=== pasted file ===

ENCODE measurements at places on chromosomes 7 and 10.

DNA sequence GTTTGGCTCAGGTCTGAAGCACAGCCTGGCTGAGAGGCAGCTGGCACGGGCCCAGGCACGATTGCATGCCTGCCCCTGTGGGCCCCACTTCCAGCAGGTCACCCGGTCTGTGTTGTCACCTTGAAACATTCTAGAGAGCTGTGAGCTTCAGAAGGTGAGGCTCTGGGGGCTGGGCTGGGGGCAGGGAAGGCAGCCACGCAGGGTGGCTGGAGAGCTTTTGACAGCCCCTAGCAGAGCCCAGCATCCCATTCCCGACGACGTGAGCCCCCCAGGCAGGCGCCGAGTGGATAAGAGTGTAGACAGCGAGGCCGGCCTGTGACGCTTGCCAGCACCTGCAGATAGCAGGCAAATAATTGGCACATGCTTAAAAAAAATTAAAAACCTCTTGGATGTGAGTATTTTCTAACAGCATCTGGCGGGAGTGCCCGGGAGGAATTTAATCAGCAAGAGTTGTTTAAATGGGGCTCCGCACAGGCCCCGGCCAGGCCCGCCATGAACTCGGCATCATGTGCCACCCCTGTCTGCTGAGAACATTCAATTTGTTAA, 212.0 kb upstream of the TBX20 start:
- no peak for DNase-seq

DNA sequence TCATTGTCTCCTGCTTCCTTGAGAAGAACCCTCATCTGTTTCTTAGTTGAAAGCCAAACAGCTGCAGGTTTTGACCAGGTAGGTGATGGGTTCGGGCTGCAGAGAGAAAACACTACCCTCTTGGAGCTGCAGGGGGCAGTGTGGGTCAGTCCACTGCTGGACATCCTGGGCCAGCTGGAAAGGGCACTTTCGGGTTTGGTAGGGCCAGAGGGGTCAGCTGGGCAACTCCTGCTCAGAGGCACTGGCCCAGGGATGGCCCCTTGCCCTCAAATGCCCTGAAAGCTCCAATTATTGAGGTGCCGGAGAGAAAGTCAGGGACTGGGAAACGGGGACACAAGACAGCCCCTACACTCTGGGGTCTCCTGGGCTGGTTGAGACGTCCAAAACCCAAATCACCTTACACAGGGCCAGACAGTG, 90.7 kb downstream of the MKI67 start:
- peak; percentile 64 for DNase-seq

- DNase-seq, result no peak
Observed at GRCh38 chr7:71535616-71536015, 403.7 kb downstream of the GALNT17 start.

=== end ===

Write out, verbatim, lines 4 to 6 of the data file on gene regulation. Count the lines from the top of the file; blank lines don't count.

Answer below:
DNA sequence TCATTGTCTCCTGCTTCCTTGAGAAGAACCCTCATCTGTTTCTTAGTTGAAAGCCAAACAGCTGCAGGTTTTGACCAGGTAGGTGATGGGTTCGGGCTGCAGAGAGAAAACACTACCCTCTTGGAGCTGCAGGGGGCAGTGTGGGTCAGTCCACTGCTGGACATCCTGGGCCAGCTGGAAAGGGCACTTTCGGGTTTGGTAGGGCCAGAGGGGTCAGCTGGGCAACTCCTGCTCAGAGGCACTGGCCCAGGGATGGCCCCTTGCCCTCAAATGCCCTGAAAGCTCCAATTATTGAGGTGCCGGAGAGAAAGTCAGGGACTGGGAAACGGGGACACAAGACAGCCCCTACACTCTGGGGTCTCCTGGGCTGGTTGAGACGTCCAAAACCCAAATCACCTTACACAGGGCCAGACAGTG, 90.7 kb downstream of the MKI67 start:
- peak; percentile 64 for DNase-seq

- DNase-seq, result no peak